"...keeping you great" Ten Minutes with the Growth Guy
HEADLINES: (Sales Tips from the Sales & Marketing Summit) Print-Friendly Version
Sales Managers Don't Grow Sales, They Grow Salespeople! Jack Daly was his typical energetic and insightful self, closing our Sales Summit this week. Here's a link to his 21 Tips for driving sales and creating great sales leadership. As Jack notes, sales management is more than a full-time job. And the majority of the sales manager's time should be spent recruiting and training sales people, not garnering sales themselves-- or trying to run the company when the CEO is the default sales manager!!
Daily Sales Huddle -- Keith Crownover, CEO of Delta Health Technologies, a home health software solution company, shared at the Summit how they recently launched a daily huddle for their sales people. Notes Joe Fochler, Director of Sales "I was an initial skeptic of the daily huddle for my sales team; I am now a raving supporter. We had been holding an hour 'touch base' meeting each week as our only source of group communication. My reluctance remained even after we attended your recent seminar in State College. Following the workshop our management team spent some time with our coach Gene Kirila and he convinced me to 'give the huddle a try' and had some sound examples of how to 'sell the huddle' to my team. He told me to try the huddle for three weeks and if we don't feel there is any value, then we can stop using the huddle..."
Learn Faster and Save Time -- continues Fochler, "...We started the daily huddle on April 2, 2008 and the huddle has become a habit and my team has really enjoyed the quick resolution of 'stuck' points. Our huddle is from 4:50PM to 5:00PM each day and I take any 'stuck' items to my morning huddle with the executive team. I often have issues resolved before we get back together for our nightly huddle. I have actually found that I have fewer interruptions throughout the day as my team has developed a discipline to wait until our daily huddle for certain issues to be discussed. We have experienced great 'findings' about competitive advantages that a salesperson shared that may have been lost if we waited a week. We all feel like we are 7 days ahead of our competition and the pace has definitely picked up as a result of the daily huddle." Here's a link to my article on running a daily sales huddle.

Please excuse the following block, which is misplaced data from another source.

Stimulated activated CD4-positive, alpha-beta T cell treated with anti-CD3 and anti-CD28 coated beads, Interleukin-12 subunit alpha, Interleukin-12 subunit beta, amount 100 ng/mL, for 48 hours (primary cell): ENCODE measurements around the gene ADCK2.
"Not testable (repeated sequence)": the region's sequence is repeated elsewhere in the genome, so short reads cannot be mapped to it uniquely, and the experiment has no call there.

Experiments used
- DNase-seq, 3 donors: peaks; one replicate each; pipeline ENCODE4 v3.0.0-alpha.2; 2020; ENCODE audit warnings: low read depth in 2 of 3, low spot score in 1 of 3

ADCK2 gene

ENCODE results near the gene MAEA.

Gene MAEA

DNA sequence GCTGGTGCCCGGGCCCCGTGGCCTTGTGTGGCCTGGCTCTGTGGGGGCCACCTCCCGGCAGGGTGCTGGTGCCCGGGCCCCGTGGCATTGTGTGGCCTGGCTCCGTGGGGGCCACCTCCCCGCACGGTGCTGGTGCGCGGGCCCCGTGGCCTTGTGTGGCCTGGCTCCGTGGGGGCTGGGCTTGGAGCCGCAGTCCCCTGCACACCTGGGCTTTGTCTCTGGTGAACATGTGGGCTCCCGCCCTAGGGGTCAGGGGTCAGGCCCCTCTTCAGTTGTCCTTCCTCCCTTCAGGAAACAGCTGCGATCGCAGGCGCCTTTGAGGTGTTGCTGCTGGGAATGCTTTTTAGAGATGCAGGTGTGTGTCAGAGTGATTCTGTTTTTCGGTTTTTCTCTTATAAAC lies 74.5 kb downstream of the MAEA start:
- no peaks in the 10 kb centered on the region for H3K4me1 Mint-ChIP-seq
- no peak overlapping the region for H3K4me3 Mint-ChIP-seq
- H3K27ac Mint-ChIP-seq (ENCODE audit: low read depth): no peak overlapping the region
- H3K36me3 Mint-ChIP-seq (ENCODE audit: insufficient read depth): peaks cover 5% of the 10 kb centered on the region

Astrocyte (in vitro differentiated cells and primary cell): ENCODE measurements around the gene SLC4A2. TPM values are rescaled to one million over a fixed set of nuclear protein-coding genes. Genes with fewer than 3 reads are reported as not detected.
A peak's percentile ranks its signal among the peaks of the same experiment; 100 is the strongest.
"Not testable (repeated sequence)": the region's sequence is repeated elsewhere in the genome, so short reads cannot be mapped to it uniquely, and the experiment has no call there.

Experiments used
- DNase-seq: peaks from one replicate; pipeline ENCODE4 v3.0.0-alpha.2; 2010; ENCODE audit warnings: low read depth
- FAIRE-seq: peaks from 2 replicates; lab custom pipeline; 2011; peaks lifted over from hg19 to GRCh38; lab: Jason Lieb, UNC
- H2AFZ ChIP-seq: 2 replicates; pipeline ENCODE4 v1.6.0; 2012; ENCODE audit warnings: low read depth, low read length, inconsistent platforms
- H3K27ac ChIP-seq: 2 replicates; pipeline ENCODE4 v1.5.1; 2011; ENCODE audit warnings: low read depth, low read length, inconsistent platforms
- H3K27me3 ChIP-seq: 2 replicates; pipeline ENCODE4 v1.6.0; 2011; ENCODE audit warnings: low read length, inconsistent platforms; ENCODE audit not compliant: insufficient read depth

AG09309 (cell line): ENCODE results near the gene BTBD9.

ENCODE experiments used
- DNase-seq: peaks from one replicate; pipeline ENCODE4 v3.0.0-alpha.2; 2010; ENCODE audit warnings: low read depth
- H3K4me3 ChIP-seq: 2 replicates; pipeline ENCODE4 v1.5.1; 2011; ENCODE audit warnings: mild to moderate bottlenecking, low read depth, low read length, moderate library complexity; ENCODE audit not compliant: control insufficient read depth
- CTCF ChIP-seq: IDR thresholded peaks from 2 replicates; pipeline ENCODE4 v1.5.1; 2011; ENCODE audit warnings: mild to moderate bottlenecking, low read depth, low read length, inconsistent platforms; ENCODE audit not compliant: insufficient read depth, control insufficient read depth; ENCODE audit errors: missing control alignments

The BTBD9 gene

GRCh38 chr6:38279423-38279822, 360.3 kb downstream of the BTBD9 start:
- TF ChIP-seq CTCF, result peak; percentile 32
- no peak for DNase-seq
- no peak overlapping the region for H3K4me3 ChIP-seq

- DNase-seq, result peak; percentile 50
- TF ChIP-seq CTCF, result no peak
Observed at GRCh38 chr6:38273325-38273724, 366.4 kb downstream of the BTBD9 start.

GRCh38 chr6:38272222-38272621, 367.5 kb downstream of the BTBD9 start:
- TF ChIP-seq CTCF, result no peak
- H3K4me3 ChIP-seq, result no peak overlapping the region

Sales People Need to Bring Value to a Sales Call, Not Just Communicate Value -- this was one of the key messages Neil Rackham delivered to our audience. And how does the sales person deliver such high value that the customer would actually pay for the sales call? (this is an excellent litmus test for determining if you have an effective sales force) -- Here is Neil's list in order of value (low to highest):
- Talking brochures add no value
- Information on customer relevant trends and issues adds minor value
- Acting as the customer's advocate creates value
- Problem solving and customizing solutions add high value
- Helping customers change strategic direction adds most value
suggests, as part of a call planning process, that the sales person
with their sales manager figure out the kind of value they can bring to
a particular sales call.
Transactional vs. Consultative Sale -- Neil also drove home the point that you can't get stuck in the middle. You either need to dramatically reduce your transactional sales costs (web solution or distribution channel strategies) or build deeper consultative selling skills and approaches i.e. Oracle took the transactional database sales away from the sales force and moved to a telesales and distribution channel strategy and in turn focused their sales team on landing the larger applications business that required deeper consultative skills. The result -- no reduction in database sales while a dramatic increase in application sales. In transactional sales, the buyer trusts the product; in consultative sales the buyer trusts the seller (sales person).
Three C's of Consultative Selling -- so how does a salesperson build trust? Candor -- straightforward, no exaggeration, honest about ignorance; Concern -- cares about what I think, listens, asks questions; Competence -- professionally sound, technically proficient, experienced. And which of the three is most important, Rackham's research shows? Concern. This led to his famous SPIN Selling model. I encourage ALL sales people to read his SPIN Selling book or fieldbook once a year to sharpen their questioning and listening skills.
Sales Manager or CEO Should NEVER Offer Customer Concessions -- this powerful tip from Neil Rackham. The quickest way to undermine your sales person and signal to the customer that he/she should deal with you directly rather than the sales person is to OK concessions. If a customer asks for a discount or free shipping etc. and you're on the sales call with your sales person you should turn to the sales person and ask "would it be OK if we offer the customer an 8% discount -- you know the numbers?"
Marketing Hints Next Week! And the next Sales and Marketing Summit is April 21-22, 2009 -- mark your calendars.